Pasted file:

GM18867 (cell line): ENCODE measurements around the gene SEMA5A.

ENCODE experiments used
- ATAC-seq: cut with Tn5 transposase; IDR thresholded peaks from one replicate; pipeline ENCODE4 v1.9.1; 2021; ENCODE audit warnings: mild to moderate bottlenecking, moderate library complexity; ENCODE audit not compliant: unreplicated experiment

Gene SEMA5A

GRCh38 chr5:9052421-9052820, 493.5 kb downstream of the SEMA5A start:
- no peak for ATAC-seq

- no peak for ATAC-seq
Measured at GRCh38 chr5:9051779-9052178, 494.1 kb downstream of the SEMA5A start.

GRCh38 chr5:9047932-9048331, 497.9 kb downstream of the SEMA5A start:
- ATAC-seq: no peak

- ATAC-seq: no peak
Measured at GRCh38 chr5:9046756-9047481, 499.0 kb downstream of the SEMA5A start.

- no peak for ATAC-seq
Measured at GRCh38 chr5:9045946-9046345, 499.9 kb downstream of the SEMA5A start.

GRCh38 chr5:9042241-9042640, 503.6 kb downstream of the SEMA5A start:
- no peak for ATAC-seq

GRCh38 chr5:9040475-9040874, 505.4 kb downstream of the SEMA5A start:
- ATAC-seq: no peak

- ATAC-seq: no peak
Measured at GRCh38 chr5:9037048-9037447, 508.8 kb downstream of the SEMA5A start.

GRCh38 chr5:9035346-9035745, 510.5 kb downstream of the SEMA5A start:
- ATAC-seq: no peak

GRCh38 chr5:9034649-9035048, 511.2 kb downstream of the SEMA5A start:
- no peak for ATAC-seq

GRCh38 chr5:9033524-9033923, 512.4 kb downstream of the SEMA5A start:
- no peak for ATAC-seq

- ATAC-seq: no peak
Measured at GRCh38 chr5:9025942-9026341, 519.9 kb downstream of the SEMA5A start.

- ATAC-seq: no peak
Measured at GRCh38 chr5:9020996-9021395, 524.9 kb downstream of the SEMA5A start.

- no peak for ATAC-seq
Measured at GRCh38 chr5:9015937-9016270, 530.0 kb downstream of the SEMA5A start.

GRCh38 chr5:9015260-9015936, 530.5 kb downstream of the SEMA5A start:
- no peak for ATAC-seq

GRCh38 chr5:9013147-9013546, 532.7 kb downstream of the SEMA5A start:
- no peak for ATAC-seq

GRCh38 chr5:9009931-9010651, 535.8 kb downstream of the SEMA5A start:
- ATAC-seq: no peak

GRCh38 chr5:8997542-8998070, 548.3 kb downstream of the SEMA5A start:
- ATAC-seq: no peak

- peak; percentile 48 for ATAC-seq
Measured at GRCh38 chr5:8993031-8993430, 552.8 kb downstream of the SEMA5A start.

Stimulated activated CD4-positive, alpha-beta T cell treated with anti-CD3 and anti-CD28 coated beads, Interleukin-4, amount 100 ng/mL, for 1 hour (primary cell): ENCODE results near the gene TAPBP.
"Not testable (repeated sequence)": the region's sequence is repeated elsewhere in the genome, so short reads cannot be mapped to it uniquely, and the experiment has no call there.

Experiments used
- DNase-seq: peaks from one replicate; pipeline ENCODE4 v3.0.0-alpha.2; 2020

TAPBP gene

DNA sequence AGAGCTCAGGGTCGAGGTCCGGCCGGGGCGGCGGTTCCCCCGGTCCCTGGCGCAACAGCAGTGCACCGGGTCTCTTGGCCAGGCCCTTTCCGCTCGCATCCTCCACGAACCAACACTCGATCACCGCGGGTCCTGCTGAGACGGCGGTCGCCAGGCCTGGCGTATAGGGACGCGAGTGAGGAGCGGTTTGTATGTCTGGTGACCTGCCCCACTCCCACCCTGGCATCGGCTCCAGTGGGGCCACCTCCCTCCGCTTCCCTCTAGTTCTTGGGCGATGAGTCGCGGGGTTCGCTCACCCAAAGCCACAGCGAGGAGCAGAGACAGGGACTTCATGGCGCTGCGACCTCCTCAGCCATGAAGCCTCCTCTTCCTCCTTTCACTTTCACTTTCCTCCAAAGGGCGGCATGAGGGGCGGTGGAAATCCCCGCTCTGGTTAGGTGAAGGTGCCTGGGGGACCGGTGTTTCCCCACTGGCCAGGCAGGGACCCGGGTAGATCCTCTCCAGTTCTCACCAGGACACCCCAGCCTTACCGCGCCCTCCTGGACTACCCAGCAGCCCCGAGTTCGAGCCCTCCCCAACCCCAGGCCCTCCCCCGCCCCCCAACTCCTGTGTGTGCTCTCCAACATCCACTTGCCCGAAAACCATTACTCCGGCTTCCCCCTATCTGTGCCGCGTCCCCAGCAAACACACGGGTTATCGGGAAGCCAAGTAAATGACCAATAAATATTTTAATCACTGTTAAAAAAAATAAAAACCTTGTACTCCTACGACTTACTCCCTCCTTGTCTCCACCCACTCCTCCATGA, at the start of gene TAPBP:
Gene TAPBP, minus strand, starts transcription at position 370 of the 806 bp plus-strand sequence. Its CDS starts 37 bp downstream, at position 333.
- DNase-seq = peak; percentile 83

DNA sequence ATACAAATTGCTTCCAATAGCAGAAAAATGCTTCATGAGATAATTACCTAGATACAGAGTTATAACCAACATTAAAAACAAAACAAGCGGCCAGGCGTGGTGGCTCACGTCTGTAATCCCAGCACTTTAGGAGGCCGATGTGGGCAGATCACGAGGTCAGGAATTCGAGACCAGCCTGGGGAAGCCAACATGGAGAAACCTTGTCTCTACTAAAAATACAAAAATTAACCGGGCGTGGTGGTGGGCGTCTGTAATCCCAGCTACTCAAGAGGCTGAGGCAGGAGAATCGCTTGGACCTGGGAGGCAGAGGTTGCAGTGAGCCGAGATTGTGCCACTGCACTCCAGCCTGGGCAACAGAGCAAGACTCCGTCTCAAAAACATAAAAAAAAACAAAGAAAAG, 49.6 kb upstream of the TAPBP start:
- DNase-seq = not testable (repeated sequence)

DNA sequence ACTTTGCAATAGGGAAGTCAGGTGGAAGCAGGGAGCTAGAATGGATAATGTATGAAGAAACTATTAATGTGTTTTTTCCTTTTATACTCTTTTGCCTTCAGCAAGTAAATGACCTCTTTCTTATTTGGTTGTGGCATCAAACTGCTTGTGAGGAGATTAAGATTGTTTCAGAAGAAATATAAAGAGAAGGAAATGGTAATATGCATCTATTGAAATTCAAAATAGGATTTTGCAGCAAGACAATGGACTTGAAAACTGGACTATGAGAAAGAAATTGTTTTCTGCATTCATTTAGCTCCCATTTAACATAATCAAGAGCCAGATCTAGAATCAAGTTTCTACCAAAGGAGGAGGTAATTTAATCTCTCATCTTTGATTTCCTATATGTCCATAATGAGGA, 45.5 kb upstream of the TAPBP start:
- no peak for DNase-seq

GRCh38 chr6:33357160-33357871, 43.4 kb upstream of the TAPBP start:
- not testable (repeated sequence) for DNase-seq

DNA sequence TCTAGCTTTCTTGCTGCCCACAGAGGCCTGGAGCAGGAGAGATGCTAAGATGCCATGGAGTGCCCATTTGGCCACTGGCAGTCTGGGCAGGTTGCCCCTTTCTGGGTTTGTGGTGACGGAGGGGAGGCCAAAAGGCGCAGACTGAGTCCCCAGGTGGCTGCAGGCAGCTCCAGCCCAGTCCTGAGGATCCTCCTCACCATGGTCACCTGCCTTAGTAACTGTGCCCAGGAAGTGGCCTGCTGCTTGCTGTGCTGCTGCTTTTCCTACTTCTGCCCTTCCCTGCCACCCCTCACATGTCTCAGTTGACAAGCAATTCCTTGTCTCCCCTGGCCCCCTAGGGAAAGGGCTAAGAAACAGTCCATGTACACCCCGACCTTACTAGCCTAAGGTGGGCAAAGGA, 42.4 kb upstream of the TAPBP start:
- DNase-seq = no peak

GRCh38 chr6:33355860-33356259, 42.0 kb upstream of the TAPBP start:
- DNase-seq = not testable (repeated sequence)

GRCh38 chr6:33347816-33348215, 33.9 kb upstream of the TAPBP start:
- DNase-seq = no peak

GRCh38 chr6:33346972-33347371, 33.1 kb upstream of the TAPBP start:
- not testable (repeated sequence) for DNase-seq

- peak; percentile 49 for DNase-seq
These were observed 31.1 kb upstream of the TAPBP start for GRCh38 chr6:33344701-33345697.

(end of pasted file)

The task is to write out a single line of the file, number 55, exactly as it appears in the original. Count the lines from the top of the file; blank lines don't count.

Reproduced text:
GRCh38 chr6:33357160-33357871, 43.4 kb upstream of the TAPBP start: